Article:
By Patrick Martin
The past week has seen a series of incidents that suggest a mounting crisis within the American state machine. It is not yet possible to provide a full explanation of these events, but they testify to the extraordinary degree of political tension in official Washington.
On Friday, May 8, the head of the White House Military Office, former secretary of the army Louis Caldera, tendered his resignation, after an uproar provoked by the still-unexplained decision to have one of the two Boeing 747 jets at the disposal of the White House fly low over Manhattan escorted by an Air Force fighter jet.
The official explanation of the incident—that lower-level federal officials wanted to replenish their stock of photos of Air Force One passing over US landmarks like the Statue of Liberty—is incredible on its face. It is equally implausible that no one in the chain of command up to Caldera gave any thought to what effect such a fly-by, evoking memories of the 9/11 terrorist attacks, would have on the population of New York City.
On Monday, May 11, the Pentagon announced that the commander of US forces in Afghanistan, General David McKiernan, had been replaced [See: "Pentagon changes Afghanistan commander as military’s crisis deepens"]. Whatever the disputes within the military hierarchy over the tactics and methods to be employed in escalating the war in Afghanistan, the summary dismissal of McKiernan is without recent precedent, and undoubtedly will spark bitter recriminations within the Pentagon.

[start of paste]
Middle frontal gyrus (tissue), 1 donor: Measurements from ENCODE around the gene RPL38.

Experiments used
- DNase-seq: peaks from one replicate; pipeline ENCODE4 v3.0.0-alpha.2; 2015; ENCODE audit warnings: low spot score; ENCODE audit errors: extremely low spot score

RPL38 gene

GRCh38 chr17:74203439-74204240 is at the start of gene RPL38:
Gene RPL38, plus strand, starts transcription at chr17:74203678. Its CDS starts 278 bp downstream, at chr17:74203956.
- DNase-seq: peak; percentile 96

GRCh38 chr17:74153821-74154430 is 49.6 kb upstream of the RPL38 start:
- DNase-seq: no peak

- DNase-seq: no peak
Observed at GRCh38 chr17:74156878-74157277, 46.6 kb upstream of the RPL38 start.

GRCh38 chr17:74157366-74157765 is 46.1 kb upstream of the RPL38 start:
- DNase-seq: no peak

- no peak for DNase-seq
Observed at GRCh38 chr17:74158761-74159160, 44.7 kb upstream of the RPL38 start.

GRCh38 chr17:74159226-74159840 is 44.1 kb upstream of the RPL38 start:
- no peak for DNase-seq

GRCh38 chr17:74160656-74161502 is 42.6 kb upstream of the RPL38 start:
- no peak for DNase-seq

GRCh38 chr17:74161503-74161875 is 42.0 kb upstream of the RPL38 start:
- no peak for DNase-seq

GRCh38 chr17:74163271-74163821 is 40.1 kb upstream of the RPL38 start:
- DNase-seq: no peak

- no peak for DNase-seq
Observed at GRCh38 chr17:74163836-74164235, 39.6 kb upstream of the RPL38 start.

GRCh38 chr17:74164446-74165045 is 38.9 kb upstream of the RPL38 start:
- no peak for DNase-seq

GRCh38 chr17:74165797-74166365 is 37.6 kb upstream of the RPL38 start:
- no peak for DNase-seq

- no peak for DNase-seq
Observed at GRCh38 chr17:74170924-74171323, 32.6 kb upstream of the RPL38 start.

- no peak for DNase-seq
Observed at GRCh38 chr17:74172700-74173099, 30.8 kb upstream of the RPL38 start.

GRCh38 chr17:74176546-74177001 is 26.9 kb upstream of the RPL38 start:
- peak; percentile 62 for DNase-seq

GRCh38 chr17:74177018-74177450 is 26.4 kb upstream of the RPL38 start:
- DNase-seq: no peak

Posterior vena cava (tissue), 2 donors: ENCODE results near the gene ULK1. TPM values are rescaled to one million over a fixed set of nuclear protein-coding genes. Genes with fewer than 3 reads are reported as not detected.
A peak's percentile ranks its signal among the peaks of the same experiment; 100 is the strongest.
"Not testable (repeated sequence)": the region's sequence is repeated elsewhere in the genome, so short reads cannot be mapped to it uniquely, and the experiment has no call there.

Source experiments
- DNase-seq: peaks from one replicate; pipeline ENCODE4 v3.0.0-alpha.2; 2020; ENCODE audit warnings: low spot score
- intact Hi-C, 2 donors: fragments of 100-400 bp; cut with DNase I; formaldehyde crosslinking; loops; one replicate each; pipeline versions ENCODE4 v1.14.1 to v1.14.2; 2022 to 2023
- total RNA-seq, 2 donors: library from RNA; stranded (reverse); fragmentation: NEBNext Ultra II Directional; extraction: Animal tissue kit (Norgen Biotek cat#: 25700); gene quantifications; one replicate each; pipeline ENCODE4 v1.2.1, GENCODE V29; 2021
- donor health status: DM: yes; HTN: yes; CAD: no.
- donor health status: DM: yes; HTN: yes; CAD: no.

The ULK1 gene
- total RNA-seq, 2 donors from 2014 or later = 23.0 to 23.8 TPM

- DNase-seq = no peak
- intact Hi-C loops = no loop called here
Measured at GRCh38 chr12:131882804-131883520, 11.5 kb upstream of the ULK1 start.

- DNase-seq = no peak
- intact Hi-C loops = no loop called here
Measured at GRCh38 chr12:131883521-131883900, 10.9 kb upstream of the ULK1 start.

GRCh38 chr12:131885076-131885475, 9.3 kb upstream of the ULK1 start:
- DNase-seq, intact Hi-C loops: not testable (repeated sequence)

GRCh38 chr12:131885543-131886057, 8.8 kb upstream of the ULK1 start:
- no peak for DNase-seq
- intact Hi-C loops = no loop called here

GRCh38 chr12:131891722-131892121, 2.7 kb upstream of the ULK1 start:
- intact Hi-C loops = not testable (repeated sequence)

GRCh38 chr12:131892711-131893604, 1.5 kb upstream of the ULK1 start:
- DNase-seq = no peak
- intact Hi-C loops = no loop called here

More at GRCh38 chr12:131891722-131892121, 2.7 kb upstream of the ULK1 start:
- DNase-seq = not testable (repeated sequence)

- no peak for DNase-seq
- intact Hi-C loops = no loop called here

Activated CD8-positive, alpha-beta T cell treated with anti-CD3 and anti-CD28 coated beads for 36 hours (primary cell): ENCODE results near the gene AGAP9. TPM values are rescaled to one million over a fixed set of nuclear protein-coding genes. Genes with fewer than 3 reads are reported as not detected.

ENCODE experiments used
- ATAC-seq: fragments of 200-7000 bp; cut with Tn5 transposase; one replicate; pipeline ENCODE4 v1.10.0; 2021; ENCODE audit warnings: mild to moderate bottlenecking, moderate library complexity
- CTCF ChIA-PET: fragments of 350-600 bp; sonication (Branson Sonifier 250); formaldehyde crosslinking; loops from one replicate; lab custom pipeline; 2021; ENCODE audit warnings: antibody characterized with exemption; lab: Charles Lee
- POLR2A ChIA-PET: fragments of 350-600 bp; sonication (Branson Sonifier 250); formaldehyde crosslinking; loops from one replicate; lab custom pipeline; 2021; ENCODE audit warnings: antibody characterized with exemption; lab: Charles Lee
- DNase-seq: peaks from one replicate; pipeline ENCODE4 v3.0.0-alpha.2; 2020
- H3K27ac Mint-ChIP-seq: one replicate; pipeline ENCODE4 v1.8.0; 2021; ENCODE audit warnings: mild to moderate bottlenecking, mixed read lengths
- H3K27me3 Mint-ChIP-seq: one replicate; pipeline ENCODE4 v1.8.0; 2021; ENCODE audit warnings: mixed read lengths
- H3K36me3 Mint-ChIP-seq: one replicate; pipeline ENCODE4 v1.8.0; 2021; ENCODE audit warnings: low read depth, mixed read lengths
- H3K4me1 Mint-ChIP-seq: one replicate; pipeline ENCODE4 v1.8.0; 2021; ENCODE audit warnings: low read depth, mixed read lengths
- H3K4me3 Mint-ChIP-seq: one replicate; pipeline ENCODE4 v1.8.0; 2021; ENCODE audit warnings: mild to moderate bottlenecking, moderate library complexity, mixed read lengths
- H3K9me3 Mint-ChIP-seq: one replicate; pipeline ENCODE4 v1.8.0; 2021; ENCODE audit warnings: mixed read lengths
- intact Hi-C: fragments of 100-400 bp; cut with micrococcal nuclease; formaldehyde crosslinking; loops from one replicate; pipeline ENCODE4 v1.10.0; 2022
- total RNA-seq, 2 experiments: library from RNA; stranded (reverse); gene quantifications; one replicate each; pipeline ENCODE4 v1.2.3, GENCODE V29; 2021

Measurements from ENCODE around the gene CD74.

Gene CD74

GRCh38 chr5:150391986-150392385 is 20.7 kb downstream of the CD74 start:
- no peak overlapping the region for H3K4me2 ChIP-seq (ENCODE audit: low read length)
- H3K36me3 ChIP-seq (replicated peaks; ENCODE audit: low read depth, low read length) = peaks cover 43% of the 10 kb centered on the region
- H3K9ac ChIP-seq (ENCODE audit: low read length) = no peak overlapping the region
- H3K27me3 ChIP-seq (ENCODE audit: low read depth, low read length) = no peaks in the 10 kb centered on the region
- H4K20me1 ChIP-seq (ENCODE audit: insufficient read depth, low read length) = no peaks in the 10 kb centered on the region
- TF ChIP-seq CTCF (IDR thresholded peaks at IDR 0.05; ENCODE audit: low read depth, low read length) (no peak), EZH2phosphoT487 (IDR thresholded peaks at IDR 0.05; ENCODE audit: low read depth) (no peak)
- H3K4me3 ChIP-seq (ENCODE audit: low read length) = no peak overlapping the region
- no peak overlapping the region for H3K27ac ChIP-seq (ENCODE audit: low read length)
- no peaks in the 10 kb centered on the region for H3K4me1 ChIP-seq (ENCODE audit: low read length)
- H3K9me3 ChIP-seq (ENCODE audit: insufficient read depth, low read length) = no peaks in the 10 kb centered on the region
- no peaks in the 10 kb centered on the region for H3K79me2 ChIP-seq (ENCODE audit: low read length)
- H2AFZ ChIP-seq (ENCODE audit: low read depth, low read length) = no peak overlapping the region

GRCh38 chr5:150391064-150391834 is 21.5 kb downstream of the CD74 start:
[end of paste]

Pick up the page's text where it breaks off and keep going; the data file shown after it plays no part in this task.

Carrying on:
(2) Military Personnel Ordered To Comply With Illegal Private Firearms Registrationhttp://www.infowars.com/military-personnel-ordered-to-comply-with-illegal-private-firearms-registration/
The denunciations of the Obama administration by former vice president Dick Cheney, Sunday on the CBS News program “Face the Nation,” and Tuesday on Fox News, are equally remarkable.
In the four months since he and Bush left office, Cheney has dispensed with the usual norms of American political life, which call for the outgoing top officials of the executive branch to show deference to their successors. Instead, he has mounted a series of full-throated attacks on the incoming Obama administration’s policies, particularly in relation the use of torture and other anti-democratic methods employed by the Bush administration in the “war on terror.”
On Sunday, Cheney came close to accusing Obama of violating his oath of office and betraying the United States of America, denouncing the White House announcement that the Guantánamo Bay detention camp would be closed, and Obama’s release of Justice Department memos from 2002 and 2005 that provided legalistic justifications for torture.